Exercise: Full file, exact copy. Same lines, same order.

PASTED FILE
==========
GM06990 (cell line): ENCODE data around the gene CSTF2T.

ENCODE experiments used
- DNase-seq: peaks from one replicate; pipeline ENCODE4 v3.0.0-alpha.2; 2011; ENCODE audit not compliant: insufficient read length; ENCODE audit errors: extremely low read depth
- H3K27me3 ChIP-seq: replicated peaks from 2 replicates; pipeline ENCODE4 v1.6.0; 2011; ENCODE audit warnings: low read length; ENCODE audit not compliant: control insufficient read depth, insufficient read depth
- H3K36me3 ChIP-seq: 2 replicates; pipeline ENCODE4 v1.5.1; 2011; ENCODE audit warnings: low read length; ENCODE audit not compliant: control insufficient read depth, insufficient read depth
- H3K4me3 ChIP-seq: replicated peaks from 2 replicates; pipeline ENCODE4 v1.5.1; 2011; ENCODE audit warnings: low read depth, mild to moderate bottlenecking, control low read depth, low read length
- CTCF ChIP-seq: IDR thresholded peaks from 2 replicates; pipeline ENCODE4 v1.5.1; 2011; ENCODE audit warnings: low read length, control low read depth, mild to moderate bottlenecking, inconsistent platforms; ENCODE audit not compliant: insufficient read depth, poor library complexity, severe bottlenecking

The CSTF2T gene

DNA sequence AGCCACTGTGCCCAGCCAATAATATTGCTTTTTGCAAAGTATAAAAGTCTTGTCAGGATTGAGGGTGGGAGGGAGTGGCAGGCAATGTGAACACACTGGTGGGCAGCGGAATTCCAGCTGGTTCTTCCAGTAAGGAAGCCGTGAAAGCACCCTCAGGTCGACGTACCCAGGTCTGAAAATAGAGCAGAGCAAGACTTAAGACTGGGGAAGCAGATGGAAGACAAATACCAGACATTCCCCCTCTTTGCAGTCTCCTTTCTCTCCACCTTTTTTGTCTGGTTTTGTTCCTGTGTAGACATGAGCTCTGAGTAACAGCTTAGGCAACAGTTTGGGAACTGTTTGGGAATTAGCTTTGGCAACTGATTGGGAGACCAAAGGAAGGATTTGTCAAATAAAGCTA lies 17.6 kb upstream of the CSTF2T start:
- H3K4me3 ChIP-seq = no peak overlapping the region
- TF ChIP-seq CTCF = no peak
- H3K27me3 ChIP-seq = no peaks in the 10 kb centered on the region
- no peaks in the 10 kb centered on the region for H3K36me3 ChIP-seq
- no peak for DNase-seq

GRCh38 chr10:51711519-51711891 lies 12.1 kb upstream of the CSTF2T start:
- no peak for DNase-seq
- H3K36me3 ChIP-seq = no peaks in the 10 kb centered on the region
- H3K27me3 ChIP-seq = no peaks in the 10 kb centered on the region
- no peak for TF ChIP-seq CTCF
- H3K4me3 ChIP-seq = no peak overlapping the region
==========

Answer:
GM06990 (cell line): ENCODE data around the gene CSTF2T.

ENCODE experiments used
- DNase-seq: peaks from one replicate; pipeline ENCODE4 v3.0.0-alpha.2; 2011; ENCODE audit not compliant: insufficient read length; ENCODE audit errors: extremely low read depth
- H3K27me3 ChIP-seq: replicated peaks from 2 replicates; pipeline ENCODE4 v1.6.0; 2011; ENCODE audit warnings: low read length; ENCODE audit not compliant: control insufficient read depth, insufficient read depth
- H3K36me3 ChIP-seq: 2 replicates; pipeline ENCODE4 v1.5.1; 2011; ENCODE audit warnings: low read length; ENCODE audit not compliant: control insufficient read depth, insufficient read depth
- H3K4me3 ChIP-seq: replicated peaks from 2 replicates; pipeline ENCODE4 v1.5.1; 2011; ENCODE audit warnings: low read depth, mild to moderate bottlenecking, control low read depth, low read length
- CTCF ChIP-seq: IDR thresholded peaks from 2 replicates; pipeline ENCODE4 v1.5.1; 2011; ENCODE audit warnings: low read length, control low read depth, mild to moderate bottlenecking, inconsistent platforms; ENCODE audit not compliant: insufficient read depth, poor library complexity, severe bottlenecking

The CSTF2T gene

DNA sequence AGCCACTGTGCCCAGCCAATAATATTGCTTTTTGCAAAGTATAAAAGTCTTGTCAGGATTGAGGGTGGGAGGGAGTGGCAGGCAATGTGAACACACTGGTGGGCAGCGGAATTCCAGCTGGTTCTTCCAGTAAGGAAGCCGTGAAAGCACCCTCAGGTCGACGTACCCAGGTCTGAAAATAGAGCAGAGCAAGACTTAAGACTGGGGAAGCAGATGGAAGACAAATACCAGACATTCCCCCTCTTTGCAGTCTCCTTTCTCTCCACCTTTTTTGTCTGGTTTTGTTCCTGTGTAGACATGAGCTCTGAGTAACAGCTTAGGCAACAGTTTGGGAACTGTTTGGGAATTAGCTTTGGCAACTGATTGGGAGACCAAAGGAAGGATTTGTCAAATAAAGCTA lies 17.6 kb upstream of the CSTF2T start:
- H3K4me3 ChIP-seq = no peak overlapping the region
- TF ChIP-seq CTCF = no peak
- H3K27me3 ChIP-seq = no peaks in the 10 kb centered on the region
- no peaks in the 10 kb centered on the region for H3K36me3 ChIP-seq
- no peak for DNase-seq

GRCh38 chr10:51711519-51711891 lies 12.1 kb upstream of the CSTF2T start:
- no peak for DNase-seq
- H3K36me3 ChIP-seq = no peaks in the 10 kb centered on the region
- H3K27me3 ChIP-seq = no peaks in the 10 kb centered on the region
- no peak for TF ChIP-seq CTCF
- H3K4me3 ChIP-seq = no peak overlapping the region